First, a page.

Australia says will be patient on rebuilding ties with France

Mr Scott Morrison (left) said he had tried to arrange his own call with Mr Emmanuel Macron but had not yet been successful. PHOTOS: EPA-EFE, REUTERS

SYDNEY (REUTERS) - Australian Prime Minister Scott Morrison said he has tried to arrange a conversation with French President Emmanuel Macron but has been unsuccessful so far, a week after his cancellation of a major submarine deal sparked a diplomatic row with Paris.

Mr Morrison, speaking in Washington on Wednesday (Sept 22), said he would be patient in rebuilding ties with France.

Paris has recalled its ambassadors from Canberra and Washington, saying it was blindsided by Australia's decision to build nuclear-powered submarines with the United States and Britain rather than stick with its contract for French diesel submarines.

Mr Macron and US President Joe Biden spoke by telephone on Wednesday to smooth relations, and France said its ambassador would return to Washington next week.

However Mr Morrison, who is in the United States for a series of meetings this week, said he had tried to arrange his own call with the French President but had not yet been successful.

"Yes, we have. And the opportunity for that call is not yet. But we'll be patient," Mr Morrison said after meeting US lawmakers to discuss the submarine deal and a new security alliance with the United States and Britain dubbed Aukus.

Mr Morrison said he understood France's disappointment and noted the cancellation of the submarine contract, initially valued at US$40 billion (S$54.18 billion) and more recently at US$60 billion, meant the issues were different to those between Washington and Paris, and they would take more time to work through.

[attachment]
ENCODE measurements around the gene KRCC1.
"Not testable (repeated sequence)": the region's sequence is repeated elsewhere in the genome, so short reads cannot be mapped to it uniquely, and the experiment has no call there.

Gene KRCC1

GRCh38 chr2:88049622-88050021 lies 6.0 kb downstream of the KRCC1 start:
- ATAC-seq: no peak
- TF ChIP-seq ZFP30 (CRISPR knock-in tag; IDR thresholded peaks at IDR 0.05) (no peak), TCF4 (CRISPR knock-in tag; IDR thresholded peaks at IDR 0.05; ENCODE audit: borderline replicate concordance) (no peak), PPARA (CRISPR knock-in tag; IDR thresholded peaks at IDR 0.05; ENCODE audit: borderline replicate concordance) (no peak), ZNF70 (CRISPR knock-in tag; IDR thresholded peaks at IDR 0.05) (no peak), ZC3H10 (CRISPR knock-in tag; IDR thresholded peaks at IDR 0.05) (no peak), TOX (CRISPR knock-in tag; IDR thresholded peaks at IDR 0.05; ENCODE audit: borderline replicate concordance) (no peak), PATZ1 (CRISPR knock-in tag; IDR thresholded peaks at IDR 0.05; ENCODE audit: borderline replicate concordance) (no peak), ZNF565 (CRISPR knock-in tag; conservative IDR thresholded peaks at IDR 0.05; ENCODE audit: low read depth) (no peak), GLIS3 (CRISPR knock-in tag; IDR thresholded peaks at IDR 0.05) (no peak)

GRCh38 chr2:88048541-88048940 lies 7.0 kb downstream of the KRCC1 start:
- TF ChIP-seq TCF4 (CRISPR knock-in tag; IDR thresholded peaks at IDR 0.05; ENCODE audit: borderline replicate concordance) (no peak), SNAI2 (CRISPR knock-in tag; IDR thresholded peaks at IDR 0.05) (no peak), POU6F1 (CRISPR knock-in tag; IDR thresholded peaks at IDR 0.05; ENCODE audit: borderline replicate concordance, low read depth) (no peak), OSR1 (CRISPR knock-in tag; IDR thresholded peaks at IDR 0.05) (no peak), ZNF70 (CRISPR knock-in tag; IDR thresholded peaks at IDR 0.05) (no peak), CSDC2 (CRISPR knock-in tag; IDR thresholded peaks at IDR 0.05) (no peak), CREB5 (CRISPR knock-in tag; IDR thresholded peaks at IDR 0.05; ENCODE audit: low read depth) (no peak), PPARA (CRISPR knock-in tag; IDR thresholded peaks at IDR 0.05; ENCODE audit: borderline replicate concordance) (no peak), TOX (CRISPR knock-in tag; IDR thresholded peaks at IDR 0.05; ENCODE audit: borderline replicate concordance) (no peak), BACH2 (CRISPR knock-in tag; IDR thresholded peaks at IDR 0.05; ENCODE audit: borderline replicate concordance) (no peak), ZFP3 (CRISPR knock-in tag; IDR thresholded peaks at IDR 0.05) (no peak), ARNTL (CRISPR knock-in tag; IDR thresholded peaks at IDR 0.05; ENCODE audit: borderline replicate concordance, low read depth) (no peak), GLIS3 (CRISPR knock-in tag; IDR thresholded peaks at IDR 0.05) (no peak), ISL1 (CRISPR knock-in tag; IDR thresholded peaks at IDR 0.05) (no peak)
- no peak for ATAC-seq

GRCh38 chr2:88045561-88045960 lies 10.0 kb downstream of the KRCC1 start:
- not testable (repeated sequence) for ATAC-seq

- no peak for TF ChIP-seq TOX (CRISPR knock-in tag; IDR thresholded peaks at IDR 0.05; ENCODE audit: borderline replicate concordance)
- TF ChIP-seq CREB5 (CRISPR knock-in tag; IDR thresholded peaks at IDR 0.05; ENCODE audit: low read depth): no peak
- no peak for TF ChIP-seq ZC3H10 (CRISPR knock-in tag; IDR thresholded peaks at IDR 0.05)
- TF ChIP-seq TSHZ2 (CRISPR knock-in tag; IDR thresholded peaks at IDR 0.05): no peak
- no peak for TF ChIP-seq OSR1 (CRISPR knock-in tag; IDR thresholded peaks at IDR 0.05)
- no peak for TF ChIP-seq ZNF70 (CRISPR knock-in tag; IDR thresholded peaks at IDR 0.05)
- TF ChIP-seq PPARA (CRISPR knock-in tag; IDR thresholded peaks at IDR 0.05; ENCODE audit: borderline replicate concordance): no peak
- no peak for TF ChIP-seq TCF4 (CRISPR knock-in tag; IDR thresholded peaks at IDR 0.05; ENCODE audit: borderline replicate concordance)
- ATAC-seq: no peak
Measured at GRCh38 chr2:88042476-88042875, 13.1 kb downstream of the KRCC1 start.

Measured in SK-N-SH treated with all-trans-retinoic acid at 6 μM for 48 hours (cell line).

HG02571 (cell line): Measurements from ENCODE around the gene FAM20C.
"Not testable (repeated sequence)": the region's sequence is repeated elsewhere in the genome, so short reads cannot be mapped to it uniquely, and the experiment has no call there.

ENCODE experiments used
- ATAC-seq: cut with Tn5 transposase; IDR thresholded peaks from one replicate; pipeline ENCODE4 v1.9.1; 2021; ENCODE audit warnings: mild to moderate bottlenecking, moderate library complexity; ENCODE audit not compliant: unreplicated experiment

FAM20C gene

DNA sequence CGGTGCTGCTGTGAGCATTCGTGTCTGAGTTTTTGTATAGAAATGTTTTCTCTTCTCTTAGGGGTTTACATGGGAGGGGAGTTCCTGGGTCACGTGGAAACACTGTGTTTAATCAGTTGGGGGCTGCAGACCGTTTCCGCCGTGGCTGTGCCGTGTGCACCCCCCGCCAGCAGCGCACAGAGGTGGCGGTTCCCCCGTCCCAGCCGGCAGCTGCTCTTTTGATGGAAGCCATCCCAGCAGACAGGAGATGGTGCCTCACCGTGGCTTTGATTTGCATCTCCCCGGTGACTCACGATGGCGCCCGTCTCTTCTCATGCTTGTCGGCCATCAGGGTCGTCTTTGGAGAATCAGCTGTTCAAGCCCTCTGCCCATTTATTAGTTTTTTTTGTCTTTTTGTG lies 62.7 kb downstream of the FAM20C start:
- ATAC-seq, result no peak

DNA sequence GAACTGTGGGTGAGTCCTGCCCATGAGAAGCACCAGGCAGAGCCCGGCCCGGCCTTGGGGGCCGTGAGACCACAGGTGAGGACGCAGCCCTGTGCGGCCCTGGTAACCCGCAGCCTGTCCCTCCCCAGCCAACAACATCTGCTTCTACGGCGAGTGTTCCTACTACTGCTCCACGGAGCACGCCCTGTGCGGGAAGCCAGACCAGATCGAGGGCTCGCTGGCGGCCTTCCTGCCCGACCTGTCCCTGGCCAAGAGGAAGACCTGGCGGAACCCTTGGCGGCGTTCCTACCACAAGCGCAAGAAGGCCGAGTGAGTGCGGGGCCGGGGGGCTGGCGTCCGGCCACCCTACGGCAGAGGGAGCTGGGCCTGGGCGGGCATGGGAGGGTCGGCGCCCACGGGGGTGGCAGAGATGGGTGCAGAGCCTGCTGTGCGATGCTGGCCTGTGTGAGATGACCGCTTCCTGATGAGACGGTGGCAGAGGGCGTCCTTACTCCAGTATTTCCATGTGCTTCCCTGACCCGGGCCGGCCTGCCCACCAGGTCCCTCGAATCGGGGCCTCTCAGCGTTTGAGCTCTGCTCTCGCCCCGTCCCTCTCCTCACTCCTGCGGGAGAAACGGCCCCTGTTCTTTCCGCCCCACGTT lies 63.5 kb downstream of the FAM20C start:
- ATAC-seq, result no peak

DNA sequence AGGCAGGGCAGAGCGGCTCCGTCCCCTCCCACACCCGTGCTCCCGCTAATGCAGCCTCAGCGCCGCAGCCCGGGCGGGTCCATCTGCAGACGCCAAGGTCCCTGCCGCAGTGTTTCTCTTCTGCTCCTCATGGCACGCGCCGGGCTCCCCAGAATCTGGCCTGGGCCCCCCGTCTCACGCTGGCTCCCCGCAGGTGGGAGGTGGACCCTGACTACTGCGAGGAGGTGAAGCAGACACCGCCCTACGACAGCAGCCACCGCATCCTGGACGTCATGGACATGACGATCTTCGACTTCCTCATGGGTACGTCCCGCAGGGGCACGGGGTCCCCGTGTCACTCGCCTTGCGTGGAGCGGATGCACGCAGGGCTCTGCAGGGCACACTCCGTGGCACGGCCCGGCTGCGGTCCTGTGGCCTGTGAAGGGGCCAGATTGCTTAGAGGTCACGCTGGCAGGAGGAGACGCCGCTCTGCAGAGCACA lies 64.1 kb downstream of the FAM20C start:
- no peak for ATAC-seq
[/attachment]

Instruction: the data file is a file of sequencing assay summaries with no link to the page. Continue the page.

"I look forward and when the time is right and when the opportunity presents that we will have a similar discussion," he said.

Mr Morrison said both the deal for Australia to establish a nuclear-powered submarine fleet and the new Australia, UK, US tripartite security alliance (Aukus) had received bipartisan support during his meetings with US lawmakers and officials.

Meanwhile, Australia has an assertion by France that Canberra had re-committed to the contract to buy French submarines in a letter sent just before it announced it was buying subs from the US and Britain instead.

Earlier this week, France's Armed Forces Ministry spokesman wrote on Twitter that Australia had sent a letter to France on the day of the AUKUS announcement, stating satisfaction with the progress of the program.

"In short: forward to launching the next phase of the contract," spokesman Herve Grandjean wrote.

However Australia's defence department on Thursday said the letter, which it said was sent the day before the announcement, included no new commitment.

"This correspondence did not refer to or authorise commencement of the next phase of the programme, which remained subject to the announcement of decisions by the Australian Government," a Department of Defence spokesperson said in a statement to Reuters.

The letter, dated Sept 15, advised French defence contractor Naval Group that it had formally exited a review begun in January, the spokesperson said. The contract between Australia and Naval Group included off-ramps in which Australia could pay to exit the project.

Naval Group has said Australia terminated the contract on "convenience" grounds.

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